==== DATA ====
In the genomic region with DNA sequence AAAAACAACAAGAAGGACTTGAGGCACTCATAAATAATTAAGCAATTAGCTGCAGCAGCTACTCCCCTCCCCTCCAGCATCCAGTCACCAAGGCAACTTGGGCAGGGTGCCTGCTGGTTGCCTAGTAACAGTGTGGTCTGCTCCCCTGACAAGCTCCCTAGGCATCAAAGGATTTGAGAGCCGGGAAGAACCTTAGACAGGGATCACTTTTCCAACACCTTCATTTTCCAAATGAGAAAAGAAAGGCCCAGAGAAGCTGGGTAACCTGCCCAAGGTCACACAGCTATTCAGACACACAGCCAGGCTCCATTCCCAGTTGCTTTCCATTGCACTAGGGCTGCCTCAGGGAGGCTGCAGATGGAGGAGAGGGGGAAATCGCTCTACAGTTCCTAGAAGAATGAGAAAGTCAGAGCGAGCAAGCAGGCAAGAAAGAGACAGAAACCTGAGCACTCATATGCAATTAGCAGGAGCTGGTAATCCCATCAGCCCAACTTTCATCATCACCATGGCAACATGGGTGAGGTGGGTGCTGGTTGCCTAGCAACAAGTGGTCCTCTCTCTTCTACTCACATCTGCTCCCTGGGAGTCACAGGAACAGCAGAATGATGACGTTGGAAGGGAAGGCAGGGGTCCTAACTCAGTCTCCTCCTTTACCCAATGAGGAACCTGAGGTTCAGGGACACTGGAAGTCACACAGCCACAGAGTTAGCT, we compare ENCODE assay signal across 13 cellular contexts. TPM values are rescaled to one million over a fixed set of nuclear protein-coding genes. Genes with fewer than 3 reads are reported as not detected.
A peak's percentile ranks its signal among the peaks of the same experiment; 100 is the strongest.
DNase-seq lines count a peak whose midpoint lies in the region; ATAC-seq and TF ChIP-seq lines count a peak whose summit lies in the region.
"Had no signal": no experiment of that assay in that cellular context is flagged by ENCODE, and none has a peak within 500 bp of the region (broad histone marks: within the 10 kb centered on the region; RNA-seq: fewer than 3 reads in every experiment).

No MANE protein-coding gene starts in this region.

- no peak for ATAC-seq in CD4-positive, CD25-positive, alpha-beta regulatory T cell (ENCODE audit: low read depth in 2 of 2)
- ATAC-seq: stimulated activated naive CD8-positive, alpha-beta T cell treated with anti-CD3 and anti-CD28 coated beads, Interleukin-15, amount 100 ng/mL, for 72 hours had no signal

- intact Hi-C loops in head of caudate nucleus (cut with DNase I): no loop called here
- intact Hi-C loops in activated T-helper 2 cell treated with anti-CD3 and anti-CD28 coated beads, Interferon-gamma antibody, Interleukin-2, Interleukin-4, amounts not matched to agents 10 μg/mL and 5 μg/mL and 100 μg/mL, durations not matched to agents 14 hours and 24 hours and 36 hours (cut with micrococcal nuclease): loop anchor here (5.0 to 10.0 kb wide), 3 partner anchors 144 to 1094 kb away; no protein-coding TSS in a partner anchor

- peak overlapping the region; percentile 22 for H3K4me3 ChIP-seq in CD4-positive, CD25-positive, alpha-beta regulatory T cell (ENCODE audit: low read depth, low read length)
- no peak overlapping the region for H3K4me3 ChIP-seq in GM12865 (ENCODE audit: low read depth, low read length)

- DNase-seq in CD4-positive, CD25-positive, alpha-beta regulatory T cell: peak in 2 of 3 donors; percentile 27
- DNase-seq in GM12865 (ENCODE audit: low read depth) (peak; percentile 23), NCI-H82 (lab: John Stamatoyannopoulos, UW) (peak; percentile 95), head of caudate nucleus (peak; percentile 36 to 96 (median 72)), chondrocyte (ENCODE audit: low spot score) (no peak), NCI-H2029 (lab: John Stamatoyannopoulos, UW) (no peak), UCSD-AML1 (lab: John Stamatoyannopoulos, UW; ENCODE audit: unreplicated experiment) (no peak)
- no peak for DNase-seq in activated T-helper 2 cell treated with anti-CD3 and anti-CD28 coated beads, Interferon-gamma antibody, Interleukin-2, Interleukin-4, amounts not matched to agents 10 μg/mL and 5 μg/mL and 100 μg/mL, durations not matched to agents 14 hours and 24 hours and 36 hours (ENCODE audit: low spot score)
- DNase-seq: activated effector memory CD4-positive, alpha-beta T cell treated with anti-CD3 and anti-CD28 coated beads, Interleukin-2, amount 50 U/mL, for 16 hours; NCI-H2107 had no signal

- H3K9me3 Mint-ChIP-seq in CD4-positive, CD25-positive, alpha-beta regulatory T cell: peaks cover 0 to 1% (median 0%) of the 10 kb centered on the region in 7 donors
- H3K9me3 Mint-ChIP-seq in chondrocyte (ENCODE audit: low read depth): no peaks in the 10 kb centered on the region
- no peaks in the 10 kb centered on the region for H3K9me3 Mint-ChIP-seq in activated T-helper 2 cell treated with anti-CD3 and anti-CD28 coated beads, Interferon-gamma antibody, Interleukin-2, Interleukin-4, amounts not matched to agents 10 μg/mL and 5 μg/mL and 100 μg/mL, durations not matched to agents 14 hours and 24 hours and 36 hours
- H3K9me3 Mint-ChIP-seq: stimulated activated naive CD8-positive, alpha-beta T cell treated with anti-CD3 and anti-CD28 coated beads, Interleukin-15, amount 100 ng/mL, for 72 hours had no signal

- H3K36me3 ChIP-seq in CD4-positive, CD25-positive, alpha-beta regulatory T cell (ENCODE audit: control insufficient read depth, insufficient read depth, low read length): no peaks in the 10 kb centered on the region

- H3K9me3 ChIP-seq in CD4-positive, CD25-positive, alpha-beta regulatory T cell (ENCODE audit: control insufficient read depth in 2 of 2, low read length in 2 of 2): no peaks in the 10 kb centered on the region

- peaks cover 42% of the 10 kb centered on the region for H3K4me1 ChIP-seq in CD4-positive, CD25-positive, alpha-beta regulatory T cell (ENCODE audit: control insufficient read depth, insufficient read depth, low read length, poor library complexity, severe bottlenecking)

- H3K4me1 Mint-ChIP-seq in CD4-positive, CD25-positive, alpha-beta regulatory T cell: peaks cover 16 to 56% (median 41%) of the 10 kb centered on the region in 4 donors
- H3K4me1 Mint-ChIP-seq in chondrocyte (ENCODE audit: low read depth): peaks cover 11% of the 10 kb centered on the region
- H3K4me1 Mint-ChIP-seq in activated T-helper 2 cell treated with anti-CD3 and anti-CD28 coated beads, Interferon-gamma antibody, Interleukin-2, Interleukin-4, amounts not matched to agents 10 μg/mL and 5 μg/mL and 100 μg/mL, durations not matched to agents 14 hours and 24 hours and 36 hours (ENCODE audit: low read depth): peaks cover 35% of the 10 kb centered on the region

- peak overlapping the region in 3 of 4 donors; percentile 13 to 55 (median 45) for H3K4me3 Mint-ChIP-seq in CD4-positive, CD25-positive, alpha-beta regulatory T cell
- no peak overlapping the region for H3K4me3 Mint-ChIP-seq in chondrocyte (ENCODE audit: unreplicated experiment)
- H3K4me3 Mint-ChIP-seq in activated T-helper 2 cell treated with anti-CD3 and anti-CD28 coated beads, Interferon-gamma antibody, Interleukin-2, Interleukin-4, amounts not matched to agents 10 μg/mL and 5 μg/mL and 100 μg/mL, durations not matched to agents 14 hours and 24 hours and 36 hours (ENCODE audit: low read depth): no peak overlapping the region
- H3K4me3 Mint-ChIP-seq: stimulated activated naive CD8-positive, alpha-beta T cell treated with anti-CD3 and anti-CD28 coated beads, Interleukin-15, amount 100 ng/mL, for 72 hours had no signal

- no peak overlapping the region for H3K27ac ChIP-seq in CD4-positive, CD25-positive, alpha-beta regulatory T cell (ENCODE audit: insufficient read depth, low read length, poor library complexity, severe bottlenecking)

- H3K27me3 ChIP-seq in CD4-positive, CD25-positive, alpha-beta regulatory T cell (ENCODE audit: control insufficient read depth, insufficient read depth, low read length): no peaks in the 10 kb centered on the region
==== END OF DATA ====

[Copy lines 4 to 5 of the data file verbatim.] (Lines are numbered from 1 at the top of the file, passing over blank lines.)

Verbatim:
"Had no signal": no experiment of that assay in that cellular context is flagged by ENCODE, and none has a peak within 500 bp of the region (broad histone marks: within the 10 kb centered on the region; RNA-seq: fewer than 3 reads in every experiment).

No MANE protein-coding gene starts in this region.